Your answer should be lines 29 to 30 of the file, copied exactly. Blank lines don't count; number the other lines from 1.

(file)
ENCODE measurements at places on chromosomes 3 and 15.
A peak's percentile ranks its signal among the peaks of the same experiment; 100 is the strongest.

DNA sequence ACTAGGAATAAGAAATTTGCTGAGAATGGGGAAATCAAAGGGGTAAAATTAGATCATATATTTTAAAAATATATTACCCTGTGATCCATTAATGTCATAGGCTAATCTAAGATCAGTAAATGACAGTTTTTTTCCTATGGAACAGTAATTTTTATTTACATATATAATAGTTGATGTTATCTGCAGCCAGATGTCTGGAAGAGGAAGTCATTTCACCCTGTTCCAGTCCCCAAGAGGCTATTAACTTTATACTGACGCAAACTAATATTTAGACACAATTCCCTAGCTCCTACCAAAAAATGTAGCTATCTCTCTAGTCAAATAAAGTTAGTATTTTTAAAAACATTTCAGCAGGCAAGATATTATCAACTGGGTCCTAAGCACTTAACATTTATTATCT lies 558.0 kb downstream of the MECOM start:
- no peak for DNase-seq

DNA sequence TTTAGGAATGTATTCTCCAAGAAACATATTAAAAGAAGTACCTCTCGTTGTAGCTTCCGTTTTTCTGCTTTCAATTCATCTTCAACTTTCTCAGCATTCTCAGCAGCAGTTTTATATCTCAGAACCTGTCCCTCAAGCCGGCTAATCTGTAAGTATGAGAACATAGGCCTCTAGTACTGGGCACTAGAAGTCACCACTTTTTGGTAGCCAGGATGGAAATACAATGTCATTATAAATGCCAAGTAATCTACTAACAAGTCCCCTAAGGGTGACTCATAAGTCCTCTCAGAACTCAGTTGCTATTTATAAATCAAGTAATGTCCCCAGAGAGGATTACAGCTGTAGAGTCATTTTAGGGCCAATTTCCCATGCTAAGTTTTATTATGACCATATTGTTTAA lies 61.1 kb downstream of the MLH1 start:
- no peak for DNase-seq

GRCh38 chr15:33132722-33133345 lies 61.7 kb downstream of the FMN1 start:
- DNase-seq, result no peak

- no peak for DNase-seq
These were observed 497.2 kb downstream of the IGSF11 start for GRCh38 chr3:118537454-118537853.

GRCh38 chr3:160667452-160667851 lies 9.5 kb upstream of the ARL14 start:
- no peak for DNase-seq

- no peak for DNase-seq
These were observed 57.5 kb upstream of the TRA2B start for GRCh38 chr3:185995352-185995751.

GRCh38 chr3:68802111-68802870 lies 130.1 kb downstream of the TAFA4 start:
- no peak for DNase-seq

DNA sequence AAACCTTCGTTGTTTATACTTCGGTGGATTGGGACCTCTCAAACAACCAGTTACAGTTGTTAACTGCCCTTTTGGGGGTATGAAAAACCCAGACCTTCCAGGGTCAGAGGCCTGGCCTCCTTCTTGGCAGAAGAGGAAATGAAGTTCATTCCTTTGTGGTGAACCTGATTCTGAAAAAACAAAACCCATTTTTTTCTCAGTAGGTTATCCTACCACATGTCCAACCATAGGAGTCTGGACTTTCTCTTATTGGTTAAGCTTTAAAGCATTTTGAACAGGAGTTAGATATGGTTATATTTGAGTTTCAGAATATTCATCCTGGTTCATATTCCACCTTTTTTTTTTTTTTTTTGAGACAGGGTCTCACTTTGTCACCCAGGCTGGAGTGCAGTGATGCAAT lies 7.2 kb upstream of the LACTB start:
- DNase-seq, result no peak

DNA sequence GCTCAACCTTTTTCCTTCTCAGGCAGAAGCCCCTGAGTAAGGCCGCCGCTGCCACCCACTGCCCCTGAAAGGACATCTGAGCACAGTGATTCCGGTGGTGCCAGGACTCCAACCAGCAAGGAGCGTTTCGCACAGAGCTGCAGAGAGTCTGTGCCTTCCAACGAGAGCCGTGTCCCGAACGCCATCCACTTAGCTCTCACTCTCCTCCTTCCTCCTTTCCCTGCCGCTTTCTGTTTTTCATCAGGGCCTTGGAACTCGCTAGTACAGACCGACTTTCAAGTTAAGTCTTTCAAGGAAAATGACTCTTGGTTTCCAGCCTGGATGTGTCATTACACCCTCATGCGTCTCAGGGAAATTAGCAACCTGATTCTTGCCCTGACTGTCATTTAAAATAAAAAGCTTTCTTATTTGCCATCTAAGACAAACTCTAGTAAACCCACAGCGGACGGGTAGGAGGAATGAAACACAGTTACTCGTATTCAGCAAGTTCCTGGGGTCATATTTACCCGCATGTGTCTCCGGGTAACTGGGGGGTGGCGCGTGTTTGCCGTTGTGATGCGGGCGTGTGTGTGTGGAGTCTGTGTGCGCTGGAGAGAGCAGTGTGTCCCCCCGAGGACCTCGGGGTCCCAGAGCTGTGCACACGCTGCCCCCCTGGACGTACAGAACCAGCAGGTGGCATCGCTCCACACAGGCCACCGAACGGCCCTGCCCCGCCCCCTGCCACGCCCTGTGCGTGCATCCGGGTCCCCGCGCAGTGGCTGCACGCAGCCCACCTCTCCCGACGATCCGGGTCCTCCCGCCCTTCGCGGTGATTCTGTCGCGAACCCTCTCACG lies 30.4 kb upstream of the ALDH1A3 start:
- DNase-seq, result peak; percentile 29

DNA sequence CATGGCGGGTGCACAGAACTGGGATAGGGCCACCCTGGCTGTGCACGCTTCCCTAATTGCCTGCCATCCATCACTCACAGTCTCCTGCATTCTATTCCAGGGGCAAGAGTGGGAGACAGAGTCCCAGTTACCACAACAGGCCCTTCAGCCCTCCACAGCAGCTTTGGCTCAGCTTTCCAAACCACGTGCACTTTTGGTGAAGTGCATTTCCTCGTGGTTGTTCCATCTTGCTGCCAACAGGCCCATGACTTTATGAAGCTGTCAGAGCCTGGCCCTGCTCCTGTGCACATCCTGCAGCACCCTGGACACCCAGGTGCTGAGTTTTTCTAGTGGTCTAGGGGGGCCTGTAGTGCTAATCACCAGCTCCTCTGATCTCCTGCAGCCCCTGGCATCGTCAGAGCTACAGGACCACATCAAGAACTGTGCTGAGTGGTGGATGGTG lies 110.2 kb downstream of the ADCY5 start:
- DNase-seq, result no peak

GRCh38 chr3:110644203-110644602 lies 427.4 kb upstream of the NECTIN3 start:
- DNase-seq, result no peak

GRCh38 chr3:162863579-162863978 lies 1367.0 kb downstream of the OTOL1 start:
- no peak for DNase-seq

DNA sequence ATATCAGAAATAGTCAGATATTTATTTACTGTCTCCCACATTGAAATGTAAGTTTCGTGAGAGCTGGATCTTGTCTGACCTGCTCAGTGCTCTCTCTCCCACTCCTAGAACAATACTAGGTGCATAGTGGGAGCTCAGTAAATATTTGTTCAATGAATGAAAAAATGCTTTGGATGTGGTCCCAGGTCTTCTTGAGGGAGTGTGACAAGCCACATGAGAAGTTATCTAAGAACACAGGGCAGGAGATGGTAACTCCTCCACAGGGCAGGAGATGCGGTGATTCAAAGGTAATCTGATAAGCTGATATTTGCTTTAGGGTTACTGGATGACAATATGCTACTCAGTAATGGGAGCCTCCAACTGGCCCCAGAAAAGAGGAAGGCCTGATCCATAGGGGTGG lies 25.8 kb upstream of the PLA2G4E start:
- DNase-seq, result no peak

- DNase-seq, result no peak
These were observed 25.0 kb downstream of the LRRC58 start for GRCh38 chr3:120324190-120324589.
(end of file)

- DNase-seq, result no peak
These were observed 25.0 kb downstream of the LRRC58 start for GRCh38 chr3:120324190-120324589.